Not on your hot chips, but in your Active Directory environment. Server 2003 was a very robust and long living operating system. The trouble is, next year W2K3 support disappears . The latest version is of course Server 2012 R2, and it’s this huge gap of 11 years that is causing some issues as people migrate from Domain Controllers running W2K3 to Server 2012 R2. At the heart of it is the “salt” used:
“The Kerberos client depends on a “salt” from the KDC in order to create the AES keys on the client side. These AES keys are used to hash the password that the user enters on the client, and protect it in transit over the wire so that it can’t be intercepted and decrypted. The “salt” refers to information that is fed into the algorithm used to generate the keys, so that the KDC is able to verify the password hash and issue tickets to the user.
When a Windows 2012 R2 DC is promoted in an environment where Windows 2003 DCs are present, there is a mismatch in the encryption types that are supported on the KDCs and used for salting. Windows Server 2003 DCs do not support AES and Windows Server 2012 R2 DCs don’t support DES for salting.”
Fascinating! Read the full article on the ASKDS TechNet Blog
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was released last month, 24th June. As I’m teaching the 10747 course this week, I thought I’d better refresh myself with what’s in the update. Interesting reading, in fact, a *must* read for those running ConfigMan.
Something I tend to emphasise during the course is the use of options when deploying the SCCM Client, in particular the smscachesize= option. We discuss HDD size, amount of RAM, size of the students SOE, and the size of the largest applications they plan on deploying. As a reminder, the default cache size is set to 5120MB; too small, in my mind, for todays beefy applications, especially if you want to persist content in the cache. I normally suggest 10240MB as a starting point.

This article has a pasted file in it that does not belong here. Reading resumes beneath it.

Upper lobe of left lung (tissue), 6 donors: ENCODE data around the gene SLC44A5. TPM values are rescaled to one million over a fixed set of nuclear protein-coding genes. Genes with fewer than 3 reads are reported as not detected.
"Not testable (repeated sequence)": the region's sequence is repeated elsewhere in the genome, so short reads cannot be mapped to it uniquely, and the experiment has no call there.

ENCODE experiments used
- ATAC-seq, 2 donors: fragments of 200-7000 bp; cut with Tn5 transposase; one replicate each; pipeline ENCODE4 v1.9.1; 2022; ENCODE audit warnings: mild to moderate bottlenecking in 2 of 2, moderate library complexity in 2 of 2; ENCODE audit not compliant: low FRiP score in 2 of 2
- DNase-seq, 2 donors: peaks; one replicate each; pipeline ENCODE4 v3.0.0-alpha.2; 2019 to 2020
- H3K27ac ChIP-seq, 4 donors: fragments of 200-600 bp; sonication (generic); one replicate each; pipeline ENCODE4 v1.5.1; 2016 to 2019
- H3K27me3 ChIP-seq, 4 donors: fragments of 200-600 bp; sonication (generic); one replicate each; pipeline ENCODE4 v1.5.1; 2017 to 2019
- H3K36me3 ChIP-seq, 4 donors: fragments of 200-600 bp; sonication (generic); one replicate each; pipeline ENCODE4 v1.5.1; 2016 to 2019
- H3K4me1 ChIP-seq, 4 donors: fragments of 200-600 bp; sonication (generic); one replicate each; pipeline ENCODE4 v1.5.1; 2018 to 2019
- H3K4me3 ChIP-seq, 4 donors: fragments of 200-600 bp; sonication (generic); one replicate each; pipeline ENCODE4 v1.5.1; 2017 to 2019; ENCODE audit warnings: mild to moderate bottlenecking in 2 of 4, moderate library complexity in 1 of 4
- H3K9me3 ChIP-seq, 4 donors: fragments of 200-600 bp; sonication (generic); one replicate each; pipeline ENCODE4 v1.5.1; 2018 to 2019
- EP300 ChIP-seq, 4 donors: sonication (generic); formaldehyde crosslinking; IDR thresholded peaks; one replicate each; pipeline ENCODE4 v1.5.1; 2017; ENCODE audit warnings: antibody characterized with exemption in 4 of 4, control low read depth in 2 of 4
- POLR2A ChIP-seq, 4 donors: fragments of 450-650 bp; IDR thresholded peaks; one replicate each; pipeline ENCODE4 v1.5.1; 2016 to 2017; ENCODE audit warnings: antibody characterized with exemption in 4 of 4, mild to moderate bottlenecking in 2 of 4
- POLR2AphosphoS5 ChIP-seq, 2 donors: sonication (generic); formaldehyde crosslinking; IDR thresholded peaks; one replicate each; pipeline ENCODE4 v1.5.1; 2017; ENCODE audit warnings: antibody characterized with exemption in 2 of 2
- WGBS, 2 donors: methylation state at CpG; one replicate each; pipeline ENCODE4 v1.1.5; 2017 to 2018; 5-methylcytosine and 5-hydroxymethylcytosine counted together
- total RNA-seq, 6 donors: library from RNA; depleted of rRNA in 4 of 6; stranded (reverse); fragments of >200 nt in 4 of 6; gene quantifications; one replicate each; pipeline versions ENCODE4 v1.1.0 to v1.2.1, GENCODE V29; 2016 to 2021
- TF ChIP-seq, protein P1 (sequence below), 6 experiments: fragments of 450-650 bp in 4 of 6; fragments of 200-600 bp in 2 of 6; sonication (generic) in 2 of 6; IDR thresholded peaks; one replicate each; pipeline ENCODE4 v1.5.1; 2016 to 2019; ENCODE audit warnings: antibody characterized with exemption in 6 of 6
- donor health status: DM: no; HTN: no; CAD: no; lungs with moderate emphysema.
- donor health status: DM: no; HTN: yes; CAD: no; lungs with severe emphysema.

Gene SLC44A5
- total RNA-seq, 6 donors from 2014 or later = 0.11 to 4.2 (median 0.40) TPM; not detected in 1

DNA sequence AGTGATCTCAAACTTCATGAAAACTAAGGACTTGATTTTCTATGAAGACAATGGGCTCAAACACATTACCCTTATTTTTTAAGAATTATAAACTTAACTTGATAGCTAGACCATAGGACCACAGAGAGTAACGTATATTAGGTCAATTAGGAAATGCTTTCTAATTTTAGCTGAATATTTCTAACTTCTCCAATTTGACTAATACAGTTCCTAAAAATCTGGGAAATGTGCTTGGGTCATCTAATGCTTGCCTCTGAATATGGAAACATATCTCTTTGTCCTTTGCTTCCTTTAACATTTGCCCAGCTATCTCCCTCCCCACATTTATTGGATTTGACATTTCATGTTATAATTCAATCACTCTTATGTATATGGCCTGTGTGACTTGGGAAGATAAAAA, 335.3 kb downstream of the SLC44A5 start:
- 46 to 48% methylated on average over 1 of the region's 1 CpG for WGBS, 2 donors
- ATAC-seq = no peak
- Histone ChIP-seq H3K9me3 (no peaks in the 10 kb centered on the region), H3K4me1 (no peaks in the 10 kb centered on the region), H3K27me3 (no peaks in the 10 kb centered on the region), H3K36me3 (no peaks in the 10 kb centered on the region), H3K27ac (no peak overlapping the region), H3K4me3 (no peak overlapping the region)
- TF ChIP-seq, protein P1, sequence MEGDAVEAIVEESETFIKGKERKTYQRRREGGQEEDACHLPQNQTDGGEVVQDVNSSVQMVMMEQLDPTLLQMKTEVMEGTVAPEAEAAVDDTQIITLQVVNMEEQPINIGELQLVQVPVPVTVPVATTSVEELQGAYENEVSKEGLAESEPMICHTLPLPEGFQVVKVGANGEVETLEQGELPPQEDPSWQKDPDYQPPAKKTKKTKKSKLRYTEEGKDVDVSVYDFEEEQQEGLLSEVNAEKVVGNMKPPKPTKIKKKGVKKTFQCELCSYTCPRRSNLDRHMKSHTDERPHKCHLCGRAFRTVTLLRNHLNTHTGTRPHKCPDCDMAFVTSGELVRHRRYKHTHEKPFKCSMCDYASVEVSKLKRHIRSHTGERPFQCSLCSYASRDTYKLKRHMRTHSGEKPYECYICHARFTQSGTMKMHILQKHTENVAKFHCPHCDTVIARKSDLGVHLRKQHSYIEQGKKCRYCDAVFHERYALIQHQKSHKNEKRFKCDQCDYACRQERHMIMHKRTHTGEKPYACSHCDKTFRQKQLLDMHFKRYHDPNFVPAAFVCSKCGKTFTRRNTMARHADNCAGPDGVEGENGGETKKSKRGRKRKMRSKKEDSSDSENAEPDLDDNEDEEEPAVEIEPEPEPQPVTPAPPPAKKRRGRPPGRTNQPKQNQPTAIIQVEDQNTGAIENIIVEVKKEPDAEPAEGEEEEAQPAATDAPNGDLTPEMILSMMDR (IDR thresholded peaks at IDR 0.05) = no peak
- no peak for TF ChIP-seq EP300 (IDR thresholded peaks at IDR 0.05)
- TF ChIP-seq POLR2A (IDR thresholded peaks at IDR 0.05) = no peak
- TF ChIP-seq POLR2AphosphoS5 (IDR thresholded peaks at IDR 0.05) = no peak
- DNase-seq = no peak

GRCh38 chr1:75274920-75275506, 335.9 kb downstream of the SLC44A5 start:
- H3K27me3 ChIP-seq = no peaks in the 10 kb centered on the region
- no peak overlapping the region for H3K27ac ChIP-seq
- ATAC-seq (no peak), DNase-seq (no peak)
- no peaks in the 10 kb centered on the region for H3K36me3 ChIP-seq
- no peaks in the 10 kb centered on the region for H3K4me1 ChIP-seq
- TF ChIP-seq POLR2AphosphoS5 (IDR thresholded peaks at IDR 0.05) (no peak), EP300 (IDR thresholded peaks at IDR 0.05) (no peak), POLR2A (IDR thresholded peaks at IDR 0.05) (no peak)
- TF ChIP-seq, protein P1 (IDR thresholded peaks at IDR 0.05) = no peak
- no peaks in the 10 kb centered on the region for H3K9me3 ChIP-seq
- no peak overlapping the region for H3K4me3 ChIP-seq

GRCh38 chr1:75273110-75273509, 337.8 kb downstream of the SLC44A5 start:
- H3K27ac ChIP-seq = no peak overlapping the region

The KB article, 2970177, points out a very interesting “undocumented software feature” (well, undocumented until now) about cache size: “If the maximum size of the Configuration Manager client cache is exceeded by a software update package, the cache continues to increase beyond its specified limit.” Interesting, to put it mildly. So, check the cache on selected clients and see if you need this Update.
Also, to assist you managing your ConfigMan environment, Microsoft have released:
System Center 2012 Configuration Manager Servicing Extension has been released to the Configuration Manager Open Beta community! You can download the Beta here: http://connect.microsoft.com/ConfigurationManagervnext/Downloads/DownloadDetails.aspx?DownloadID=53752.
System Center 2012 Configuration Manager Servicing Extension provides useful information for maintaining a Configuration Manager environment. Servicing Extension provides the following capabilities:
- Notifies you of Configuration Manager updates as they become available, with the ability to filter updates according to which major release they apply to
- Provides details on the sites in your environment, including the last major Configuration Manager version installed and the most recently installed Cumulative Update
- Provides a list of Configuration Manager client versions that may be present in your environment, and makes it easy to create queries to locate these clients
- Provides a built-in RSS reader to display recent blog postings from the System Center Configuration Manager Team Blog and The Configuration Manager Support Team Blog
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